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SSAS Cube vs. SQL View

SSAS Cube vs. SQL View

(OP)
How is a Cube/Dimension/Measure different than a SQL table View?

What are the PROS of a View over the SSAS object?

What are the PROS of the SSAS objects over a table view?

Don't I still have to write a user facing application for the user to access the data from a SSAS object?

THanks.
 

Stay Cool Ya'll!    smile2

-- Kristin
 

RE: SSAS Cube vs. SQL View

Quote:


How is a Cube/Dimension/Measure different than a SQL table View?
It's like asking how is a hammer different from a chain saw.  You cannot really compare those two exact things.  Typically, you choose between a star schema in an RDBMS, which would hopefully consist of denormalized tables and not views.  Or you go ahead and feed that star schema into SSAS which would typically employ MOLAP storage.  So I think what you are really asking is how is a standard star schema data warehouse different from a multidimensional database?

Well, here are the differences as I see them:

Relational Star Schema:
Pro:  Easy to get at individual transactions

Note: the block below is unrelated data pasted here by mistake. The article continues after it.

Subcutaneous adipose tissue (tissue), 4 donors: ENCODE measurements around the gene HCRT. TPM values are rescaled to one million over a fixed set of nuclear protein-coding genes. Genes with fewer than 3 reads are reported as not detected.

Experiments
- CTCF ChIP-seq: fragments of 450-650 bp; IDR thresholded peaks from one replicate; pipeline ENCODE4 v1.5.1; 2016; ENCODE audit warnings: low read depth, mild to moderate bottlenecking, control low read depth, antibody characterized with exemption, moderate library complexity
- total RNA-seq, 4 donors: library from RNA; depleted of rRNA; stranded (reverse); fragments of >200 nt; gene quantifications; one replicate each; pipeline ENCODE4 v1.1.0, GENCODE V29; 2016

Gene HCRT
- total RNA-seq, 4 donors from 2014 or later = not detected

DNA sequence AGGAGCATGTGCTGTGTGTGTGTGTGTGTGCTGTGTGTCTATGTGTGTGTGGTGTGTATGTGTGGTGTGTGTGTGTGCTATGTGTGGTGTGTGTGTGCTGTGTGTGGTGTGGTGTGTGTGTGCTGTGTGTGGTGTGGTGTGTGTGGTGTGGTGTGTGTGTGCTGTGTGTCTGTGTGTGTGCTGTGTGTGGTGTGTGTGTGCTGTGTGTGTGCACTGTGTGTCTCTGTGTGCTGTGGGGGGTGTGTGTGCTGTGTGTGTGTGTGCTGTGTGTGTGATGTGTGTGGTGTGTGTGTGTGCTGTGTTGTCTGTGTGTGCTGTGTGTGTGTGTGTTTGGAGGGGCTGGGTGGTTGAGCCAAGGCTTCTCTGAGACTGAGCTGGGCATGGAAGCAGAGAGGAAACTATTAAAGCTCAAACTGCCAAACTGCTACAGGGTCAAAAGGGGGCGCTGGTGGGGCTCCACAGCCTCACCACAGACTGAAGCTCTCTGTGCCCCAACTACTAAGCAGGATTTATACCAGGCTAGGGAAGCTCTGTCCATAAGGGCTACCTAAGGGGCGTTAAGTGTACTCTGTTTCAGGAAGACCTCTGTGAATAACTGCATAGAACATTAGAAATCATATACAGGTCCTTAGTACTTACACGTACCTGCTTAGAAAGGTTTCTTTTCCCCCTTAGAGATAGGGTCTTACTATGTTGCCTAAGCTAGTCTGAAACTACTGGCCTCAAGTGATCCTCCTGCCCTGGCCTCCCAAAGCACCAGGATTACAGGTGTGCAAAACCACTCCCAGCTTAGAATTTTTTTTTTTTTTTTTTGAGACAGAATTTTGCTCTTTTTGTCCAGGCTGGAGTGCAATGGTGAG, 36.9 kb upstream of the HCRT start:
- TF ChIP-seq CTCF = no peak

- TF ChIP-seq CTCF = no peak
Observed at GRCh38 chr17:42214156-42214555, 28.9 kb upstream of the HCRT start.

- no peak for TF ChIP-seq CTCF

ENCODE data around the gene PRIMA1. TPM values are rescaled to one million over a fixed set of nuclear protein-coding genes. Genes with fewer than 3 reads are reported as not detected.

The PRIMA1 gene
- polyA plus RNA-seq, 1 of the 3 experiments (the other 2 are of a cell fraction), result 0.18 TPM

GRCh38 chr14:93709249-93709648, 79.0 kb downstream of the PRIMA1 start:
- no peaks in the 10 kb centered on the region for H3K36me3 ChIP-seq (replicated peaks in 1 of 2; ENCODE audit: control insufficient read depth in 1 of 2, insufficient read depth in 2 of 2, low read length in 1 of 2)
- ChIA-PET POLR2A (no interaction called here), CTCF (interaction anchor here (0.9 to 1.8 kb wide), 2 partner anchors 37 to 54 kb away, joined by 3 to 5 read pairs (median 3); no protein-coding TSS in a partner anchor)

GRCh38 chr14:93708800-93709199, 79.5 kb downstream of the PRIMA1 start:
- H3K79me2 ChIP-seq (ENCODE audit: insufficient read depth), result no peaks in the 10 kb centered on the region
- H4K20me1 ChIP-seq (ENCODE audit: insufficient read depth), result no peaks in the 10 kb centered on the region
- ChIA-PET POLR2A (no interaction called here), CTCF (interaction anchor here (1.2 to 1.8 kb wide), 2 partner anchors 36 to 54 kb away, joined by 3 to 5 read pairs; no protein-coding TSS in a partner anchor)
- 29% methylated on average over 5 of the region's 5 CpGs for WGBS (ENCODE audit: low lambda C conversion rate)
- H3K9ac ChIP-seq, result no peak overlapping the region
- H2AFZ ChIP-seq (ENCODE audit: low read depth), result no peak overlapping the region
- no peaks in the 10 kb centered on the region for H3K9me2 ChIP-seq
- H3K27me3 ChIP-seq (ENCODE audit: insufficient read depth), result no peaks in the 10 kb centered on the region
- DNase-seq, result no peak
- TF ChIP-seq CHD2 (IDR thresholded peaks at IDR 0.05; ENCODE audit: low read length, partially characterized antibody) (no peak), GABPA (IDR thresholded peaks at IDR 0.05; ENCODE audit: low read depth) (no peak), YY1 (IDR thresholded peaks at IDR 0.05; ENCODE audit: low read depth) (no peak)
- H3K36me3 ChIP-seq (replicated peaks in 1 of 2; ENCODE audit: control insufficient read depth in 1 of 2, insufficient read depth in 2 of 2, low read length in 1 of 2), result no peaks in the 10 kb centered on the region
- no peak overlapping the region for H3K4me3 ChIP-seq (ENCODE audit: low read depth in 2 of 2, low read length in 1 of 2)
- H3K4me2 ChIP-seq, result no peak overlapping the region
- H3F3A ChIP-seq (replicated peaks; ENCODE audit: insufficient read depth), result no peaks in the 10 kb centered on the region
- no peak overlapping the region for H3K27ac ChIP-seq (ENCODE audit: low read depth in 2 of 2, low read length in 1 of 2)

Con:  Can be slower than SSAS aggregations
Con:  Lacks UDM/Metadata layer to aid end-users in utilizing the dimensions and measures properly.
Pro:  One less thing to backup and maintain

SSAS:
Pro:  Can be faster as data is aggregated
Pro:  Comes with UDM/metadata layer, meaning that any tool able to connect to it doesn't have to figure out what to sum, what to count, and other aggregation types.  It's basically a data-model that has your business logic built in as opposed to a collection of tables
Pro:  MDX is a powerful analytical language to use against SSAS
Con:  More difficult to get at transactional data.




Don't I still have to write a user facing application for the user to access the data from a SSAS object?

No.  Excel 2007 and 2010 make it easy to connect to SSAS where your users can answer questions by utilizing pivot tables and pivot charts.


To sum it up, a relational data warehouse is really a collection of tables.  You either have to get IT to write every report against it, or purchase some sort of tool where you map your columns and business logic to your datawarehouse database.  Your users would utilize that tool which would translate their requests into SQL to run against the database.

With SSAS, you program your business logic and mappings directly into the multidimensional database.  It allows you the flexibility of not requiring some sort of third-party metadata layers (such as Business Objects Universe).  Your users can connect to it with a multitude of tools such as Excel.

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